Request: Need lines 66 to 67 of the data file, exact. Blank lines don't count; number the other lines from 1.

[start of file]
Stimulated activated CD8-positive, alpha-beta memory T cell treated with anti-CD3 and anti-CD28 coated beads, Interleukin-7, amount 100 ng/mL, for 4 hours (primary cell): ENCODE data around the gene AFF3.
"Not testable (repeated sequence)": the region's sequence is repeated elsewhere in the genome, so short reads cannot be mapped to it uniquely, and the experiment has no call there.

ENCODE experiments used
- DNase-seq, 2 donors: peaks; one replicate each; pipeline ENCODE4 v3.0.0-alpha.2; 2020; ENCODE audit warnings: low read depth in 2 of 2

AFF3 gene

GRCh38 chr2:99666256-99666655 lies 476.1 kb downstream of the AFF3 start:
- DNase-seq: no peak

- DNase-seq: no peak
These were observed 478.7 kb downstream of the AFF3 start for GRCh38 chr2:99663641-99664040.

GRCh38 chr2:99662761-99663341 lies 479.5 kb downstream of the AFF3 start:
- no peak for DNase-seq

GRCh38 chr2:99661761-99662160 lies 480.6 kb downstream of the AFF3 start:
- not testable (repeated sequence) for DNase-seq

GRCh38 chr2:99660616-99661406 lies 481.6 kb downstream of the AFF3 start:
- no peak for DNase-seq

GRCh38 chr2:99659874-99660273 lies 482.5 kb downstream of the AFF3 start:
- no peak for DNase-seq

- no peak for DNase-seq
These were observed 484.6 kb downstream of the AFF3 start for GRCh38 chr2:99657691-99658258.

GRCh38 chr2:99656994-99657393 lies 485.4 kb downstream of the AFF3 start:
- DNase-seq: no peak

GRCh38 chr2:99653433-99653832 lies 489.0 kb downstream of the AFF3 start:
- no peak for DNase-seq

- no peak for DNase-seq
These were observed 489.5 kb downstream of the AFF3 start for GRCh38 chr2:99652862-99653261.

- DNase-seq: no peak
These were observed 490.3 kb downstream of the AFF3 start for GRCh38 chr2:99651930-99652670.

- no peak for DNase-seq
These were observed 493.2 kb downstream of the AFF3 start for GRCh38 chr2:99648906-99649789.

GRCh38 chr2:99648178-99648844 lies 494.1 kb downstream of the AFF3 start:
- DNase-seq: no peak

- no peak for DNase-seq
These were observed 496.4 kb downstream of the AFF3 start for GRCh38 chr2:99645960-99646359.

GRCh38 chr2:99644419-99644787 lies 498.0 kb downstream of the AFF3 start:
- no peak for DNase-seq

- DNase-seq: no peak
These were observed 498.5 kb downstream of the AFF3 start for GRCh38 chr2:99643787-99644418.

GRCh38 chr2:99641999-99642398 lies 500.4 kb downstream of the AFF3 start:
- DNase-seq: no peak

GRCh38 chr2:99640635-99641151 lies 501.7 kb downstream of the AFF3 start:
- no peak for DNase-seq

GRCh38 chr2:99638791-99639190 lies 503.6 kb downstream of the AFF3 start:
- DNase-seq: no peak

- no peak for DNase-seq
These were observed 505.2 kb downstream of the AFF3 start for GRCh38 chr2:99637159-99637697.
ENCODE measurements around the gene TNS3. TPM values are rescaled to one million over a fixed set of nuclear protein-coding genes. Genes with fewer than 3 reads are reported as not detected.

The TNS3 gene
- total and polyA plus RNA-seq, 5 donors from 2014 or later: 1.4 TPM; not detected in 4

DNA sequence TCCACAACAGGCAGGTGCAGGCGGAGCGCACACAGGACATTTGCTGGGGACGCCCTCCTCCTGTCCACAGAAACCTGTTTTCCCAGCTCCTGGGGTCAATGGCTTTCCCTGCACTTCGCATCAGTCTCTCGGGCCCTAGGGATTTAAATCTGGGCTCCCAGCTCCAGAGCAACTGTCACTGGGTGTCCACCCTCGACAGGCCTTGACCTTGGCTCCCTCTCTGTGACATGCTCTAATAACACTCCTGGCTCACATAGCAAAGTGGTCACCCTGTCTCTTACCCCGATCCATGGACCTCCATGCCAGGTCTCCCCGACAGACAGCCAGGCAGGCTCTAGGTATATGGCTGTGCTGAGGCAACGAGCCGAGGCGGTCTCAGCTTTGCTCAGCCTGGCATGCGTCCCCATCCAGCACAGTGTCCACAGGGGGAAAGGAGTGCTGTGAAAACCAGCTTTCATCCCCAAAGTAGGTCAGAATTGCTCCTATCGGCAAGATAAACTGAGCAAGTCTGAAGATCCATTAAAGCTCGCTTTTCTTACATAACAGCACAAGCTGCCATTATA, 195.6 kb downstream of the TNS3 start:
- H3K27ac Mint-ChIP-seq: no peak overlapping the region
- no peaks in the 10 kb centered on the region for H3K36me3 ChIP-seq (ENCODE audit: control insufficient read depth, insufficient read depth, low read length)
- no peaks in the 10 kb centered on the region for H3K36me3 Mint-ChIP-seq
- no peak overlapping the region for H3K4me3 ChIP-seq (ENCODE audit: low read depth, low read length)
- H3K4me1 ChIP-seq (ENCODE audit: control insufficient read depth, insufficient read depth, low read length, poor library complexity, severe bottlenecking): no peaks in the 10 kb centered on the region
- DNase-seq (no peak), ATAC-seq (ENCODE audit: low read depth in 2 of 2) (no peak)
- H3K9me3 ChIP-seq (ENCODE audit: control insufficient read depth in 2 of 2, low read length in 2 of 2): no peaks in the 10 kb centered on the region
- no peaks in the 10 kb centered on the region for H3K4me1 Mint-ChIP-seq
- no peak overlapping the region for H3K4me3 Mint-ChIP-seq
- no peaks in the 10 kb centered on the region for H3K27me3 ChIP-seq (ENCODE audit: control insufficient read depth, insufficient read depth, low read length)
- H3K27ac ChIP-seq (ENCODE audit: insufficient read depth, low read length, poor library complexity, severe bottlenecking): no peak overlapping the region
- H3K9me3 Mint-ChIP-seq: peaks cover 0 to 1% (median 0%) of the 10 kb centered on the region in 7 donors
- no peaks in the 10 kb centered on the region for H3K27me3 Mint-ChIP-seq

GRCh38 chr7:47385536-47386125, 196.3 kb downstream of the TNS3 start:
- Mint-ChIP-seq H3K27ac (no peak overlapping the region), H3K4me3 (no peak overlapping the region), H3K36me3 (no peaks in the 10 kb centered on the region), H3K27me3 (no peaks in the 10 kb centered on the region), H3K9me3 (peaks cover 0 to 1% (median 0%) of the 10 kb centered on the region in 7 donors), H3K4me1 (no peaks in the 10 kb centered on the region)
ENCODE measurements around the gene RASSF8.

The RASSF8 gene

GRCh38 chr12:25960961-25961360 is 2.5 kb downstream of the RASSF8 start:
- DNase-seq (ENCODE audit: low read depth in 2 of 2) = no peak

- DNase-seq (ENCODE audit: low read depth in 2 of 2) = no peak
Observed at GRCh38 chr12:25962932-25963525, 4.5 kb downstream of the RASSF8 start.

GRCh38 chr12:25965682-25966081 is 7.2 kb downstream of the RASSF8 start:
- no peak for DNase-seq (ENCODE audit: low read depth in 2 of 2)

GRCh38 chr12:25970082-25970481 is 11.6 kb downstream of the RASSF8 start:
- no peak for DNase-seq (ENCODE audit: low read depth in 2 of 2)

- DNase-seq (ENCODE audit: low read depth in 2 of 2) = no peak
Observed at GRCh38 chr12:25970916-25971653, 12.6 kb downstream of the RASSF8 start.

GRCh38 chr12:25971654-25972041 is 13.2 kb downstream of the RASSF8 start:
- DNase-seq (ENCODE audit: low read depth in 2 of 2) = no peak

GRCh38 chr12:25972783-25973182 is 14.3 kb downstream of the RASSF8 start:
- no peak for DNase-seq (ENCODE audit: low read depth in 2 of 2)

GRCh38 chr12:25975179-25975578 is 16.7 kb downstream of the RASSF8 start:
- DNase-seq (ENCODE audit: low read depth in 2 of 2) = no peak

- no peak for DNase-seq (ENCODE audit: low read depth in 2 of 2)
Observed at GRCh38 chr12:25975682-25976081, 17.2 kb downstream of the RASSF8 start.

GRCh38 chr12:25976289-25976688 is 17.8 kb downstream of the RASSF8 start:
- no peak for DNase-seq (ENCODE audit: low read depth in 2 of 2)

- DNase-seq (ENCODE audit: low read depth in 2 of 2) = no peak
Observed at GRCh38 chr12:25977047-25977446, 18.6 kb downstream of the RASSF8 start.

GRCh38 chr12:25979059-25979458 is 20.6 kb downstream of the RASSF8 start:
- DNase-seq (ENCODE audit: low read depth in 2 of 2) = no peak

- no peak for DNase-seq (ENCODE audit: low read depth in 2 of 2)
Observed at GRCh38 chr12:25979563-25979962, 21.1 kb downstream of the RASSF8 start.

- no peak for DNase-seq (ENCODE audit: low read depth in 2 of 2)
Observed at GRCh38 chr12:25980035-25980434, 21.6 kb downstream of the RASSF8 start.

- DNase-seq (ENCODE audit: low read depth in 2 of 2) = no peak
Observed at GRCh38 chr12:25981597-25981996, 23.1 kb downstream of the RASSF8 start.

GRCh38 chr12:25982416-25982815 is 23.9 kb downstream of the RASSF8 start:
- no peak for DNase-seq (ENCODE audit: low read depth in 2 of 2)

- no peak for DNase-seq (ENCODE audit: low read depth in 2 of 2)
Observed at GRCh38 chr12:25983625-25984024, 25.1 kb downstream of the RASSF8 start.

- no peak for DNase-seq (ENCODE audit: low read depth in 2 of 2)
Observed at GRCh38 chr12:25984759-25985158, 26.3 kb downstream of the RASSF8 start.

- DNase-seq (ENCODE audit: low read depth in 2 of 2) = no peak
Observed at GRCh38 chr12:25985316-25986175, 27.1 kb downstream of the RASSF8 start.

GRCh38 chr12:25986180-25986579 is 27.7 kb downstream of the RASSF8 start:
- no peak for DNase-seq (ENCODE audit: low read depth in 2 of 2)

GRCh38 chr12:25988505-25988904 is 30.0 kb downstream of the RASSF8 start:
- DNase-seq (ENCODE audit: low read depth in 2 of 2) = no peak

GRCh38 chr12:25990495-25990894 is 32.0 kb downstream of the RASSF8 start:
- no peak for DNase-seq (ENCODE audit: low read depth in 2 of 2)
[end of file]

The RASSF8 gene

GRCh38 chr12:25960961-25961360 is 2.5 kb downstream of the RASSF8 start: